View Along Walkway Existing (Figure 14-36, left)

Although the fence does provide a

Figure 14-38
Meleca residence side yard. The entrance to the formal vegetable/herb garden has a less formal character than that shown in the mas­ter plan. The view into this area is rather bland. Although developing alternatives does take time, and time is money, it is im­portant to eventually build enough time into a design contract to allow for such important design studies. Side Yard
Existing (Figure 14-38, left) This side yard is like many other narrow side yards. Proposed (Figure 14-39, right) Two elements can be modified to help create a more comfortable and visually appealing space. With a variety of potential design solu­tions facing them, they are often impressed with the thought and attention given to their project. Proposed (Figure 14-37, right) Whether or not a different fence type is proposed, the addition of a taller line of vertical shrubs can be used to block views of the first floor of the neighbor’s house as well as serve as a background for an ornamental tree. A low, curved hedge is used to re­flect the arc of the wall. These types of spaces are usually linear in quality because of the limited space on the site. It seems just large enough to include a variety of shrubs along the side of the house, dif­ferent shrubs along the fence line, a walkway through and into the front yard, and a few trees placed near the property line. Proposed (Figure 14-38, right) This could be an optimal space to use and view as a potted garden. This is always good for the designer, as the client will usually see the value in such steps of the process and will, more often than not, feel better about selecting a particular designer. The design challenge is to create a visually attractive view through the yard, along the walk, and into a recognizable entertaining space. Rather than trying to grow lawn in this space, there can be a series of regularly spaced stone slabs, like a checkerboard, as the base for placing pots and urns. Visually, the screened porch is the focal point of this view. In addition, some of these solutions are often different from any they have imagined. There are many ways to solve any given design problem. A regular stone pattern with a brick edge can help call attention to the space. View from Major Patio Space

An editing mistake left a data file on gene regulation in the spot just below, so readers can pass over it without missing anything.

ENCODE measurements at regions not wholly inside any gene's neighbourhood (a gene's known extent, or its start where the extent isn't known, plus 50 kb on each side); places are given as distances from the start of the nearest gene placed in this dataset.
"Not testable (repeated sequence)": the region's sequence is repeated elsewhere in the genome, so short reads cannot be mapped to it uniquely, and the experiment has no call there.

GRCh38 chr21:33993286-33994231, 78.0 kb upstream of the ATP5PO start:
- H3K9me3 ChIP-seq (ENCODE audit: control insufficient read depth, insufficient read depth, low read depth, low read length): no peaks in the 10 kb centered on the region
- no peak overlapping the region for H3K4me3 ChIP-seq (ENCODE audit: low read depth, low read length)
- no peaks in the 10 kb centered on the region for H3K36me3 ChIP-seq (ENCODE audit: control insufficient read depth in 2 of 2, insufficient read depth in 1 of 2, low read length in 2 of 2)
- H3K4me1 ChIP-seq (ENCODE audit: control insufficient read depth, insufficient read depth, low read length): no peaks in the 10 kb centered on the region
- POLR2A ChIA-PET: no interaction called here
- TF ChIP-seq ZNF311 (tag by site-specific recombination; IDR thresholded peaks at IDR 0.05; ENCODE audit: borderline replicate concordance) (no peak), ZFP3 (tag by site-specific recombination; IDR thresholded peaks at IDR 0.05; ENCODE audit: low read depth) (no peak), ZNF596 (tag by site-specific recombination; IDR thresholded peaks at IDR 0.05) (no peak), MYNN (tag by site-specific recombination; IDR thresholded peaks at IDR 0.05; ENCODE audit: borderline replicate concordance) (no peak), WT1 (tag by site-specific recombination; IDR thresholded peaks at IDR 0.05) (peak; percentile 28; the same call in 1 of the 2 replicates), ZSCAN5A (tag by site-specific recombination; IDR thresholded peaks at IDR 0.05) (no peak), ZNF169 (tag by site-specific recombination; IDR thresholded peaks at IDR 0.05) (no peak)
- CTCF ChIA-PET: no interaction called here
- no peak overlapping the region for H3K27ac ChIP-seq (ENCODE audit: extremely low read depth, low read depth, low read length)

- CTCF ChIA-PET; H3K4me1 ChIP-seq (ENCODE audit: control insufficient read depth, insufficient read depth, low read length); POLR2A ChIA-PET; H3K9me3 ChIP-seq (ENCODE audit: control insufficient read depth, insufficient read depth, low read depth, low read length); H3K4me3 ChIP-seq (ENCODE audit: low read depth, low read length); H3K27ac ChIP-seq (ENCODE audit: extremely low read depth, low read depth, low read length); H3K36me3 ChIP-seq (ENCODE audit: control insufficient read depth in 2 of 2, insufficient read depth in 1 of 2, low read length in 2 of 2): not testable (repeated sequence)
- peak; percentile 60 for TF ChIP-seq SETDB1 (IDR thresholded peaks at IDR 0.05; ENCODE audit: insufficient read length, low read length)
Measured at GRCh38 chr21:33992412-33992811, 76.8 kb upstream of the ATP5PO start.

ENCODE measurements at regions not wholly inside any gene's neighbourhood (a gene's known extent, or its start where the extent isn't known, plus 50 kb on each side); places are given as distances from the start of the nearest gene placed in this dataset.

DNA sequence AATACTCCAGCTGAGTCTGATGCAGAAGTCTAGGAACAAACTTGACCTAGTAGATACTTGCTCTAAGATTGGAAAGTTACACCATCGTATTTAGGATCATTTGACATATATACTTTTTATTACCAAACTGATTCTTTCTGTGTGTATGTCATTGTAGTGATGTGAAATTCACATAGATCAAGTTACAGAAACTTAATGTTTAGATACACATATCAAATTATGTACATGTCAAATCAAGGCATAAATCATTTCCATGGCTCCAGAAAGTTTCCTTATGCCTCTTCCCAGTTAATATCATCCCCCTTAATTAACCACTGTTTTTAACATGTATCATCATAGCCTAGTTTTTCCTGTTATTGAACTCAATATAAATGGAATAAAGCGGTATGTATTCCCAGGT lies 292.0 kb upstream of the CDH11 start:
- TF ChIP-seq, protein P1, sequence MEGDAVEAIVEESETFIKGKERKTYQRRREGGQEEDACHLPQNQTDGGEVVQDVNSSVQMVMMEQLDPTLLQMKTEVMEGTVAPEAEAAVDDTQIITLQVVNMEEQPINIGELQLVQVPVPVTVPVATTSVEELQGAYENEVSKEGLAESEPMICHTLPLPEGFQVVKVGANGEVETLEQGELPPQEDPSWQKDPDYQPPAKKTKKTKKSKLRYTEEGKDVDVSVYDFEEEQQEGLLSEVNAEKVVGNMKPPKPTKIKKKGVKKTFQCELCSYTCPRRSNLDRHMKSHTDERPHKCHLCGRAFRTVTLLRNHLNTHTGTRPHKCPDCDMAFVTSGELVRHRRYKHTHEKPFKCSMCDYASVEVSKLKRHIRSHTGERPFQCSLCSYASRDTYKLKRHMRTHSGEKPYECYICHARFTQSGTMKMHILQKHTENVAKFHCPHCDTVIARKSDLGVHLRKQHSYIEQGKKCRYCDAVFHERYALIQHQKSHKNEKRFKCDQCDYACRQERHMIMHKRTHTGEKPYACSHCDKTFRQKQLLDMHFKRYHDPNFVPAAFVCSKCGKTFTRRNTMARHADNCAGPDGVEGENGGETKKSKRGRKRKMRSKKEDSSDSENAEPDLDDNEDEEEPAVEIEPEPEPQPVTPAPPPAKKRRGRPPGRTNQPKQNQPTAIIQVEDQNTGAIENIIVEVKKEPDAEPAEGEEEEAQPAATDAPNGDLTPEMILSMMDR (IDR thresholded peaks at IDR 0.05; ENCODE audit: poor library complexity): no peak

Existing (Figure 14-37, left) The view from the central area of the entertaining space focuses directly to the south. Entertaining Space: An outdoor gathering space includes two ornamental ar­
chitectural columns with an overhead beam. Figure 14-39
Meleca residence view into entertaining area. This might serve as an early phase of design, with the potted garden following in later years. The major table is placed nearer to the mantel wall, creating easier access through this space. As one enters the backyard and begins to walk toward the back of the house, the en­tire view is seen as wide open. Front Entry Plan—Option B (Figure 14-41, top left drawing)
This alternative for the front entry space offers the fol­lowing. An overhead arbor could be used to create a separation and act as a transition between the backyard and the entertaining area. Additional Parking Spaces: Pavement has been added to provide two more
parking spaces for visitors. They include:
Front Entry Space: Raised geometric stone terrace with a formal boxwood